K.M. Weiland begins a new series! Your ultimate first chapter checklist, part 1: hooking readers. Helping Writers Become Authors

Joanna Penn interviews Jane Friedman: the business of being a writer. Later in the week, Joanna shares three techniques to write better settings. The Creative Penn

Then, over on Jane’s blog, Jane Anne Staw explains how to make your writing anxiety disappear by thinking small.

Sacha Black tells you how not to mess up your book series. Writers Helping Writers

A.K. Perry delves into another of James Scott Bell’s story signposts—the care package. DIY MFA

Elisabeth Kauffman continues her ask the editor series: how do you end a book? DIY MFA

Kim Bullock offers a mental health checkup for writers: when you’re not okay. Writer Unboxed

Robin LaFevers mines her characters’ wounds. Writer Unboxed

Chris Winkle explains why storytelling advice is such a mess. Mythcreants

Philip Horne: Paul Theroux, Susie Boyt, and Amit Chaudhuri let us look inside their writers’ notebooks. The Guardian

And that was Tipsday for this week.

Be well until Thursday!


Tipsday: Writerly Goodness found on the interwebz July 6-12, 2014

Not a huge whack this week folks, but what there is, is all quality 🙂

Most common writing mistakes with K.M. Weiland. This week, one dimensional conflict.

Janice Hardy discusses character development.

Roz Morris demonstrates her beat sheet technique with Ray Bradbury’s Fahrenheit 451.

Anne R. Allen lists twelve dumb things writers do to sidetrack our success.

The ever-awesome Robin LaFevers writes about the crushing weight of expectations on Writer Unboxed.

Lisa Cron writes about how writers have the powah on Writer Unboxed.

Carly Watters reveals three signs that you’re past the form letter rejection stage.

Writer’s Relief presents the joy of gerunds.

Did you need even moar books to read? I didn’t think so. Still, here’s The Millions’ book preview for the second half of 2014.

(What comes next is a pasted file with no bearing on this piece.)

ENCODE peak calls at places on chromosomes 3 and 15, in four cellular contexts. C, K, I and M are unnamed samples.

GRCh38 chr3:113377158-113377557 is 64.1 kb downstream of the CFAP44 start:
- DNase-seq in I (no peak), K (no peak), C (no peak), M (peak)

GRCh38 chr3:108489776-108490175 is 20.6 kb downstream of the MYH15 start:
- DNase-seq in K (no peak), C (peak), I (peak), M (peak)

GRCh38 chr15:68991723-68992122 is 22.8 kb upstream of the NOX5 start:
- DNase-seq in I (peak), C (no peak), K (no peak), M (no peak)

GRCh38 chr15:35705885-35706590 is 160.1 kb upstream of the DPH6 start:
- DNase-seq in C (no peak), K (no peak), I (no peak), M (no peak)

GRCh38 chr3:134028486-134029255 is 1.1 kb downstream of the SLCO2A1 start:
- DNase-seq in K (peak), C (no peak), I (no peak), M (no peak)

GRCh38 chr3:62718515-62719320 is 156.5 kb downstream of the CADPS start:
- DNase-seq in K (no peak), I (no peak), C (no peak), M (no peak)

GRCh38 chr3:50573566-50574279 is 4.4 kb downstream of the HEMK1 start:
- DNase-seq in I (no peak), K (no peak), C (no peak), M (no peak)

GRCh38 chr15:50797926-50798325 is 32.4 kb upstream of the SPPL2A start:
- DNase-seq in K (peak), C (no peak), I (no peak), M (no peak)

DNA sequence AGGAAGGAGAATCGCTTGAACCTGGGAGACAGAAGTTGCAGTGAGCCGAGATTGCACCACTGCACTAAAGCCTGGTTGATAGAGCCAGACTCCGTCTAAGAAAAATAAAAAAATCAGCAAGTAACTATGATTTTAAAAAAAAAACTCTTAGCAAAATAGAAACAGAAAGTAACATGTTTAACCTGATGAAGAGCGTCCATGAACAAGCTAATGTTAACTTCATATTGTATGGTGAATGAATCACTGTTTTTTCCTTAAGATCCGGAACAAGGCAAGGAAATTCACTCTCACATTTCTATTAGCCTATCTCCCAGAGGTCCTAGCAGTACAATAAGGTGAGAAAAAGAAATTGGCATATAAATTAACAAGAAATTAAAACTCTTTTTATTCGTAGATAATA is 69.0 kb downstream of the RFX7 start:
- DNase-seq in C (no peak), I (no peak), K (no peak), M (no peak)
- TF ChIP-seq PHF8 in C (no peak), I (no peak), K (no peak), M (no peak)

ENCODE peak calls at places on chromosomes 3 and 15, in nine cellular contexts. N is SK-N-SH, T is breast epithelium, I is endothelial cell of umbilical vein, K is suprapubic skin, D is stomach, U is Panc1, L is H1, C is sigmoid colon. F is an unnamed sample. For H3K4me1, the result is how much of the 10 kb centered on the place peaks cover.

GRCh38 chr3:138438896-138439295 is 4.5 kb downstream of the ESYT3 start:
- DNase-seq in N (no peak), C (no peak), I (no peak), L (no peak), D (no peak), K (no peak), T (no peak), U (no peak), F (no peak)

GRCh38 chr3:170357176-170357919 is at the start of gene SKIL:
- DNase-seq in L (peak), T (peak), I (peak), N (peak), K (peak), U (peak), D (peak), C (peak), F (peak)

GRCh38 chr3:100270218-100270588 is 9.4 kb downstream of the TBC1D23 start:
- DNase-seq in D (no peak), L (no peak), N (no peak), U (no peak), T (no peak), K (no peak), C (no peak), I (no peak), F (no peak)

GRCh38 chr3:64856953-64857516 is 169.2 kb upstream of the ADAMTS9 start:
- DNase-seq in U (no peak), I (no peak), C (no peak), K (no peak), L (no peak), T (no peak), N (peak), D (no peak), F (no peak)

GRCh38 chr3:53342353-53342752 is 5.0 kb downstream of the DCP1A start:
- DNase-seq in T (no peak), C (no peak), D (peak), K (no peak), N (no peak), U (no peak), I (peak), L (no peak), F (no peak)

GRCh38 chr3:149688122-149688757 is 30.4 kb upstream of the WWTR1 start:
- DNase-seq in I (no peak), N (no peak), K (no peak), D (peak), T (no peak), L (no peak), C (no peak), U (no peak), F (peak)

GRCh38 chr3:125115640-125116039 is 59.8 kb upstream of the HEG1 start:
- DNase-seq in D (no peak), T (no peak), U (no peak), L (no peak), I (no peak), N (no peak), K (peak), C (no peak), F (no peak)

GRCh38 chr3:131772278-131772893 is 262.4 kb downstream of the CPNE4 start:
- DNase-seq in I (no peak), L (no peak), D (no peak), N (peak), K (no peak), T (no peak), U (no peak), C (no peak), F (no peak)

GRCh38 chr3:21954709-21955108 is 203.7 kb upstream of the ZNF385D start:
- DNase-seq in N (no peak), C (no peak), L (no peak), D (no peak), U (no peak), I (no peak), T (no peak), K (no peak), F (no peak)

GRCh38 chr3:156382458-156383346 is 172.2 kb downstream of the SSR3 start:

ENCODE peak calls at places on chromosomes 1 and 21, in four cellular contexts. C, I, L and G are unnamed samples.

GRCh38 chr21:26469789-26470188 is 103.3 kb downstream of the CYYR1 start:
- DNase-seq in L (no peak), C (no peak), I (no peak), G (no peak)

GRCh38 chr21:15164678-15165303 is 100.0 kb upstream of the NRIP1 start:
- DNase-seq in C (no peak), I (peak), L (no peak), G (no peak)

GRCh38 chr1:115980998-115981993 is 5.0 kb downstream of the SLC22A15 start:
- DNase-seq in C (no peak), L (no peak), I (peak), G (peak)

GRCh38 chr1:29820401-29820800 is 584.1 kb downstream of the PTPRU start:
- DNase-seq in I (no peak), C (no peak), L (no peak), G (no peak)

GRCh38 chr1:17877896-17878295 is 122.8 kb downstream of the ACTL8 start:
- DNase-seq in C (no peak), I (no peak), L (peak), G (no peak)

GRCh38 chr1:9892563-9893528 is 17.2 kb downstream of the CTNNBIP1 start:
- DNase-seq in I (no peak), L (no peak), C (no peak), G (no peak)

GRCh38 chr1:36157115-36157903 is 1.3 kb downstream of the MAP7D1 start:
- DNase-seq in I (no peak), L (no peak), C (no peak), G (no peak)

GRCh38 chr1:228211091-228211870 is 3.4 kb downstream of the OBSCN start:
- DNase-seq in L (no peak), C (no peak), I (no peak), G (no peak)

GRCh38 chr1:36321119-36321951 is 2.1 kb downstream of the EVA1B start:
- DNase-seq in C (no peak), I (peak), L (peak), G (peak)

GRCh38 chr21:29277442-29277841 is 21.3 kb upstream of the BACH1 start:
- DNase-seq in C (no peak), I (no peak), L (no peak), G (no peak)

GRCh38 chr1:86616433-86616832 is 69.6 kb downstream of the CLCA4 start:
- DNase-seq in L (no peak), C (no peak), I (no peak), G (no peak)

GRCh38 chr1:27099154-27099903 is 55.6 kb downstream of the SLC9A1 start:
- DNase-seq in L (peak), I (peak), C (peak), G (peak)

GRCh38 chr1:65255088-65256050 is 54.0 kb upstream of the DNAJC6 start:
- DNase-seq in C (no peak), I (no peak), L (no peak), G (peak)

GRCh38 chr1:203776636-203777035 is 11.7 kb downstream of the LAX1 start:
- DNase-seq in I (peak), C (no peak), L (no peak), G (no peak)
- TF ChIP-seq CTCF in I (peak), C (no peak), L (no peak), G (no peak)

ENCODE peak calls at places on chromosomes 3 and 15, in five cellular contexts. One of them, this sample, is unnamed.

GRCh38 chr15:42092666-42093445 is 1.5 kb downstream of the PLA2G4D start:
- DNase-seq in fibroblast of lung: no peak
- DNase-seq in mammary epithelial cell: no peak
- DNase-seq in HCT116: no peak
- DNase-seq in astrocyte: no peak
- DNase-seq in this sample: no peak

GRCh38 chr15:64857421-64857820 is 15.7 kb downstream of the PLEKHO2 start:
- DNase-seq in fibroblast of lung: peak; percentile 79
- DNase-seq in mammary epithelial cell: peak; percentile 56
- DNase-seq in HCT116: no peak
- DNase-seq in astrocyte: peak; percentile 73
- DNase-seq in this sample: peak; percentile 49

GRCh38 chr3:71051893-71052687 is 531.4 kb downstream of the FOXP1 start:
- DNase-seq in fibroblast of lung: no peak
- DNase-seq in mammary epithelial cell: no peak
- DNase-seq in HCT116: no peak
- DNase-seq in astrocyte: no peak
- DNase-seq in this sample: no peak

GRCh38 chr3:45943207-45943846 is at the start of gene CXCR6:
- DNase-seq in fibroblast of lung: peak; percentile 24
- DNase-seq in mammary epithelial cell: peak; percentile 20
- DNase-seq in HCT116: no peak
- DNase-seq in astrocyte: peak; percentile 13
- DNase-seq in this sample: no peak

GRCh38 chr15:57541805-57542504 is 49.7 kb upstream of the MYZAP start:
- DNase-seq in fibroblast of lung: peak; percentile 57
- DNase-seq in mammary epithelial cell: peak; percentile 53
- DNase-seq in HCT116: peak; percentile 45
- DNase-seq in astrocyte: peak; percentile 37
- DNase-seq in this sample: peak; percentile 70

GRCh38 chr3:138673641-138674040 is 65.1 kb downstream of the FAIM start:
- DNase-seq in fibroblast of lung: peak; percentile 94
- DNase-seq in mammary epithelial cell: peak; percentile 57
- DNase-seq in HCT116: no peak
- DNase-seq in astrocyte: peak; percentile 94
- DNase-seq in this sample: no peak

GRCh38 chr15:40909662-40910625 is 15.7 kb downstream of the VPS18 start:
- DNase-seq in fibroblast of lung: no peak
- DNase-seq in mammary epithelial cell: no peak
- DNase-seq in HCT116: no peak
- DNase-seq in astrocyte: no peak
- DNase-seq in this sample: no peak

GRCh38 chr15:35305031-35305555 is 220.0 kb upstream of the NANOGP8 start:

Eight things you should know about Diana Gabaldon’s Outlander series from the Barnes & Noble book blog.

A review of the two volume Robert Heinlein biography from Barnes & Noble Reviews.



Tipsday: Writerly Goodness found on the interwebz June 8-14, 2014

Another fine crop of lovely stuff to share. I’m even curating the curators this week 😉

Ten ways to tell a story – all about point of view from Writers Write out of South Africa. Solid article with good examples.

Are shifts in point of view and head-hopping always bad? Roz Morris answers.

How to ‘stay lit’ from The New York Times. An article Roz brought to my attention.

Finishing the novel: the daily task of “getting it done.” Elissa Field shares her process.

Elissa’s also a fellow curator. Here’s her Friday links for writers.

Writing the flat character arc, part 1: the first act. K.M. Weiland’s next character arc series begins!

What kindergarten got (and still gets) really, really wrong. The continuation of Lisa Cron’s standardized testing adventure on Writer Unboxed.

Robin Lafevers discusses what writing as therapy means to her. Also from Writer Unboxed.

Agent Noah Lukeman shares fifteen tips to help sell your ebook series.

The Atlantic: No, The Fault in Our Stars is not young adult fiction’s saviour. A few weeks back, I posted an article that posited Greenlit (for John Green, author of the above named YA novel) was a thing. Is this article the other side of that coin? Read and find out.

Guy Bergstom’s Red Pen of Doom: The six horsemen of the writepocalypse.

Enjoy, my writerly peeps.

I’m heading down to CanWrite! tomorrow. While I’ll keep the blog fires burning, I might be a little scarce around the interwebz otherwise. Good news, though: I’ll have more panels and sessions to blog!